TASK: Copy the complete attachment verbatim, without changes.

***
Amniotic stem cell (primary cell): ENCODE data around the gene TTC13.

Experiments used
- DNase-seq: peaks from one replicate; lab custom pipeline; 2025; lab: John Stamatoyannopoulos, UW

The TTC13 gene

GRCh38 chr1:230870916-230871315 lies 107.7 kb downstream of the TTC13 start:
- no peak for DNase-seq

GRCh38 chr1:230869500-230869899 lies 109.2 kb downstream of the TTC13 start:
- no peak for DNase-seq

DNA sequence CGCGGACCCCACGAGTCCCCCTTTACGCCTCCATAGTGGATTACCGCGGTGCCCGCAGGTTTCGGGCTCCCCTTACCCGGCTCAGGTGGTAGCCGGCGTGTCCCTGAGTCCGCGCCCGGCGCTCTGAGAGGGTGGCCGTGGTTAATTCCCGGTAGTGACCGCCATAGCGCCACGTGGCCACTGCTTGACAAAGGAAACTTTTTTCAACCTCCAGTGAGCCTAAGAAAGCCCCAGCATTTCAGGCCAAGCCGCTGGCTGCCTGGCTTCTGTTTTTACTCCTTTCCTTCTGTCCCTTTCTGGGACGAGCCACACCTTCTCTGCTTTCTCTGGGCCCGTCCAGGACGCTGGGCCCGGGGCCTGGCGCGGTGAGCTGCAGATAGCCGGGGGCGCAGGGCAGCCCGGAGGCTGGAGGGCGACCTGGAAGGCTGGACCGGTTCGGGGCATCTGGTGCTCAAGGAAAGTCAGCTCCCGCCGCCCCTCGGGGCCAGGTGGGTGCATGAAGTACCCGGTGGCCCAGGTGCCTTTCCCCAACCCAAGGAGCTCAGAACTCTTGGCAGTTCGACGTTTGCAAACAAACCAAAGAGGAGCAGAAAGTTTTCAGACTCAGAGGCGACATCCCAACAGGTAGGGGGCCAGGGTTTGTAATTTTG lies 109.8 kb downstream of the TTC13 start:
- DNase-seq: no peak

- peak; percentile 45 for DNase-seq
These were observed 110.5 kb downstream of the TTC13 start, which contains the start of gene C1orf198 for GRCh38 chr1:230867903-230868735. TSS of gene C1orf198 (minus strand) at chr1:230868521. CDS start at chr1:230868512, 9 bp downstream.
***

Amniotic stem cell (primary cell): ENCODE data around the gene TTC13.

Experiments used
- DNase-seq: peaks from one replicate; lab custom pipeline; 2025; lab: John Stamatoyannopoulos, UW

The TTC13 gene

GRCh38 chr1:230870916-230871315 lies 107.7 kb downstream of the TTC13 start:
- no peak for DNase-seq

GRCh38 chr1:230869500-230869899 lies 109.2 kb downstream of the TTC13 start:
- no peak for DNase-seq

DNA sequence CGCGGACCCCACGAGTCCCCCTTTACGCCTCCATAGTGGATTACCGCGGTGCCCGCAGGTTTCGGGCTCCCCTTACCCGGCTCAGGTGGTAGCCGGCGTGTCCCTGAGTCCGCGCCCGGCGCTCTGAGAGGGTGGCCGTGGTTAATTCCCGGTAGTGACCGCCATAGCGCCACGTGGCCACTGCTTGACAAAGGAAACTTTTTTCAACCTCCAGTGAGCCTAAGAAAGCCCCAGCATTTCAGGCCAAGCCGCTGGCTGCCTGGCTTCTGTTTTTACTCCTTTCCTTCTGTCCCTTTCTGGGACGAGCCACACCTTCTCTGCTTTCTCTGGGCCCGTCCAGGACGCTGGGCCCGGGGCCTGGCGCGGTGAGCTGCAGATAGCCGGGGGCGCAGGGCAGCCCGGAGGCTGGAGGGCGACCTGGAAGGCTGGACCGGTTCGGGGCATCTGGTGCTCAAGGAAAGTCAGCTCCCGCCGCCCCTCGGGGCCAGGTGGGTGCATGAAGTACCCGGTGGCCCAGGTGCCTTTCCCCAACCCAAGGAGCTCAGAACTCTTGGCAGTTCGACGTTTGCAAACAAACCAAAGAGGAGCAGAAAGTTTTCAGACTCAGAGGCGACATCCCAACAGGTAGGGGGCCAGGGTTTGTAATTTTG lies 109.8 kb downstream of the TTC13 start:
- DNase-seq: no peak

- peak; percentile 45 for DNase-seq
These were observed 110.5 kb downstream of the TTC13 start, which contains the start of gene C1orf198 for GRCh38 chr1:230867903-230868735. TSS of gene C1orf198 (minus strand) at chr1:230868521. CDS start at chr1:230868512, 9 bp downstream.